Rapid D3 JS

 

What's Inside

Most of the available data we have access to is in the form of numbers, tables, and Excel spreadsheets. Wouldn't it be great if all this data magically sprung up colorful charts, graphs, and clouds? The D3 JavaScript library is that magic wand to get all the work done with a wave of your hand or a few lines of code. Everything you require to make your data display in aesthetic awe can be achieved using D3JS.

Rapid D3JS begins with setting up your development environment, and then dives into how data binding works and how it's similar to jQuery. We'll take a look at building a football fan site and using spreadsheet data (TSV) to build a team roster, and learn about scaling, drawing axes, data manipulation, and even how to animate bars in five amazingly simple lines of code.

Driving HTML tables is nice, but what we really want to see is graphics. So next, we'll build a histogram from a CSV file of goals scored over the season. But D3 isn't just for building tables or creating graphs. You can also build a website framework driven from a CSV file. We'll also be creating a simple Bootstrap menu, and the possibilities demonstrated by this quick mini project are limitless.

Finally, we'll take a couple of sample D3 visualizations such as Word Cloud and Sunburst and incorporate our data into them. Last but not least, we'll see how to build a website menu framework and techniques on how to utilize third-party visualizations within it.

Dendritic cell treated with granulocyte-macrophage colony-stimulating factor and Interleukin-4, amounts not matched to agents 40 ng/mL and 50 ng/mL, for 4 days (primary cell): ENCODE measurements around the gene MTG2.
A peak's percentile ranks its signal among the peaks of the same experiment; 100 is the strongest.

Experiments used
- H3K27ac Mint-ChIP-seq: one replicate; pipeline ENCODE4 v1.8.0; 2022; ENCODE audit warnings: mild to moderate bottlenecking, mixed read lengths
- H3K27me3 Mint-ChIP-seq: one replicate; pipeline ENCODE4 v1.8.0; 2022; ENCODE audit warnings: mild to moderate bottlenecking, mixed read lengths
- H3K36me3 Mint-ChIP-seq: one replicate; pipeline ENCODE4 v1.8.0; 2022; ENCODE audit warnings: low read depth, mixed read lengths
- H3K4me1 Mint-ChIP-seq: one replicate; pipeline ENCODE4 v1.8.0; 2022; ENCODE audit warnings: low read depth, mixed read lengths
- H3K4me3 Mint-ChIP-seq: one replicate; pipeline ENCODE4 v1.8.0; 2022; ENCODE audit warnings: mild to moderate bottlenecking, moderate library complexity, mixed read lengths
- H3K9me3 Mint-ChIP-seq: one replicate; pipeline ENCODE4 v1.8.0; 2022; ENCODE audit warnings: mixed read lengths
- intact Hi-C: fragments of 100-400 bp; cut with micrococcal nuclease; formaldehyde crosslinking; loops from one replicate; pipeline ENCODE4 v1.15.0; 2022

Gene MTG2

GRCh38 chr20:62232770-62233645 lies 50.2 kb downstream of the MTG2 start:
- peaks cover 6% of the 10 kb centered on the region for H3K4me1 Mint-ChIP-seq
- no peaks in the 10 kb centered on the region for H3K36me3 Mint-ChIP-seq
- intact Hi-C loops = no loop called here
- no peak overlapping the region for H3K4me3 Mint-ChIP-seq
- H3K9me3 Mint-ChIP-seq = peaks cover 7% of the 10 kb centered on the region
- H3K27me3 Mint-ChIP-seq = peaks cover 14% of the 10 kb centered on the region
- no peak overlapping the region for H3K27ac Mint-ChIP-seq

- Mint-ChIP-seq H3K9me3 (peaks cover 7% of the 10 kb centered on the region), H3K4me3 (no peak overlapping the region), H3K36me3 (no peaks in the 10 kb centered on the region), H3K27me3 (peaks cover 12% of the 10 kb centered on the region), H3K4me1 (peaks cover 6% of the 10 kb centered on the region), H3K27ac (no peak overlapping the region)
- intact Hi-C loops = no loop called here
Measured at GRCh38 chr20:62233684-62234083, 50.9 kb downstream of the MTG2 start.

This video course will take you from the foundational bindings of Data-driven Documents to understanding strategies to create and extend amazing visualizations.

About the Author

Michael Westbay graduated from San Diego State University with a BS degree in computer science and a minor in Japanese studies. Upon graduation, he moved to Japan to work for a software company mainly dealing with databases. After 15 years at that company, he branched out and started working independently connecting databases and web technologies.

Most of what Michael has written about has been about Japanese baseball, having started a blog (before blogs existed) in 1995. That eventually led to writing a column for a Japanese baseball magazine for a couple of years, relying heavily on his own baseball database for the article.

He was an early adopter of Netscape Navigator 2.0's JavaScript, seeing the potential of dynamic pages early on. Unfortunately, his experience dealing with IE 4 on a time card system in 1997 soured him on JavaScript for a number of years. He then concentrated on server-side technologies and had a number of articles published in Japanese web and database periodicals.

As third-party JavaScript frameworks conquered the incompatibilities Microsoft built into their own version of ECMAScript, Michael slowly came back to the dynamic scripting scene. jQuery and its ecosystem of plug-ins won him back full time, but it doesn't compare to the power and elegance of D3Js. Crossfilter and dcJS look to be the next step in his never-ending pursuit of knowledge.

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